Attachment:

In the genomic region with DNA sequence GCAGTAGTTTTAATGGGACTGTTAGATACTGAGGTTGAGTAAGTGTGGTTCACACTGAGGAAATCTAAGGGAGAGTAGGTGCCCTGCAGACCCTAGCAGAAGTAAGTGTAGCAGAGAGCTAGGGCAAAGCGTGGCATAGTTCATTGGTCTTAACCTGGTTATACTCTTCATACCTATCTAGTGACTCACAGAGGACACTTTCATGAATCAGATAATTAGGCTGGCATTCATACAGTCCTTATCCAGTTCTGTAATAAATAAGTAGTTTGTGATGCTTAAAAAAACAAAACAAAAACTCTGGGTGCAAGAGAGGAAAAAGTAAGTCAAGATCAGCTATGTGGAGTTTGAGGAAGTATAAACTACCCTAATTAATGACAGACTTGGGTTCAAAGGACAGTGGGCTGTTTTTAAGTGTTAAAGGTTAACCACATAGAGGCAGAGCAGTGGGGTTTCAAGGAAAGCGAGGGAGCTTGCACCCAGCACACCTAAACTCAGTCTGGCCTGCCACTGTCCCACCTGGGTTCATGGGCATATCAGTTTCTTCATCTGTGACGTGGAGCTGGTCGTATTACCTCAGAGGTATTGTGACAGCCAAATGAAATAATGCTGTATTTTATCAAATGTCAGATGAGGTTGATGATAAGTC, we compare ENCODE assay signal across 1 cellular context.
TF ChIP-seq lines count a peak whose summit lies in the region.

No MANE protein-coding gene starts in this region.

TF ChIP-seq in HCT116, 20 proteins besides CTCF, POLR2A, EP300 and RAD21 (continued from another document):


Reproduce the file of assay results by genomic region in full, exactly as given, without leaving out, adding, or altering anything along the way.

In the genomic region with DNA sequence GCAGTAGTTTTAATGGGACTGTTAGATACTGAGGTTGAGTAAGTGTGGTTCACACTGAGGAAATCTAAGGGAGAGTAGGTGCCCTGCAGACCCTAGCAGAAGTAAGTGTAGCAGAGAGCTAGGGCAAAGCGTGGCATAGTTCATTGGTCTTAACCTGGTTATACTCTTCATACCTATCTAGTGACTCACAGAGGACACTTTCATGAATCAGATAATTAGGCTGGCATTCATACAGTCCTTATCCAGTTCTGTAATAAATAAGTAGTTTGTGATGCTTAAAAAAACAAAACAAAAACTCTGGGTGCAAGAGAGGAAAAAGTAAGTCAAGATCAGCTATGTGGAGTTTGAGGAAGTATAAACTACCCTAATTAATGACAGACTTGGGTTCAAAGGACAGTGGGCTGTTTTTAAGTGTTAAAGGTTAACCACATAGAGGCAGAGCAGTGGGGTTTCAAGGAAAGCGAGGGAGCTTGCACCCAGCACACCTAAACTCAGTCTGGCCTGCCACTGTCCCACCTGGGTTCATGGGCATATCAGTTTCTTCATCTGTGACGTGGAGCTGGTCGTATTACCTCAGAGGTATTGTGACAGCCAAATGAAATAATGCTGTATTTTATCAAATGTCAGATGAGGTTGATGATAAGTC, we compare ENCODE assay signal across 1 cellular context.
TF ChIP-seq lines count a peak whose summit lies in the region.

No MANE protein-coding gene starts in this region.

TF ChIP-seq in HCT116, 20 proteins besides CTCF, POLR2A, EP300 and RAD21 (continued from another document):